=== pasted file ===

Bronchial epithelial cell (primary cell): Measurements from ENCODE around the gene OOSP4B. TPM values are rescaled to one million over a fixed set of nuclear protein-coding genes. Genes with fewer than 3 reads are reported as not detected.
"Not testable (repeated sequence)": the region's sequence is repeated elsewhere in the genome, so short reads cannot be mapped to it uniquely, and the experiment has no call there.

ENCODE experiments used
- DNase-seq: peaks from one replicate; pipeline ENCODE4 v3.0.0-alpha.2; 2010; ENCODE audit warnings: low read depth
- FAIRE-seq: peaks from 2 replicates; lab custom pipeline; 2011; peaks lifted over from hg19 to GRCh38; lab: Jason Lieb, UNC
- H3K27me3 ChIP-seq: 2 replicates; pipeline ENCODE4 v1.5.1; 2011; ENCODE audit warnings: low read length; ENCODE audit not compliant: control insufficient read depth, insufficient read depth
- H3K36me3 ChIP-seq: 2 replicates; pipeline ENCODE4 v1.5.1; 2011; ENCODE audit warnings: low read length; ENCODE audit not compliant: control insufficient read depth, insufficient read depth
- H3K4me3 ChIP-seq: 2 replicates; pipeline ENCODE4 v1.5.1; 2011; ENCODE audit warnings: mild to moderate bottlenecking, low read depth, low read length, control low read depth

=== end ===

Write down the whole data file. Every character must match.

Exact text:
Bronchial epithelial cell (primary cell): Measurements from ENCODE around the gene OOSP4B. TPM values are rescaled to one million over a fixed set of nuclear protein-coding genes. Genes with fewer than 3 reads are reported as not detected.
"Not testable (repeated sequence)": the region's sequence is repeated elsewhere in the genome, so short reads cannot be mapped to it uniquely, and the experiment has no call there.

ENCODE experiments used
- DNase-seq: peaks from one replicate; pipeline ENCODE4 v3.0.0-alpha.2; 2010; ENCODE audit warnings: low read depth
- FAIRE-seq: peaks from 2 replicates; lab custom pipeline; 2011; peaks lifted over from hg19 to GRCh38; lab: Jason Lieb, UNC
- H3K27me3 ChIP-seq: 2 replicates; pipeline ENCODE4 v1.5.1; 2011; ENCODE audit warnings: low read length; ENCODE audit not compliant: control insufficient read depth, insufficient read depth
- H3K36me3 ChIP-seq: 2 replicates; pipeline ENCODE4 v1.5.1; 2011; ENCODE audit warnings: low read length; ENCODE audit not compliant: control insufficient read depth, insufficient read depth
- H3K4me3 ChIP-seq: 2 replicates; pipeline ENCODE4 v1.5.1; 2011; ENCODE audit warnings: mild to moderate bottlenecking, low read depth, low read length, control low read depth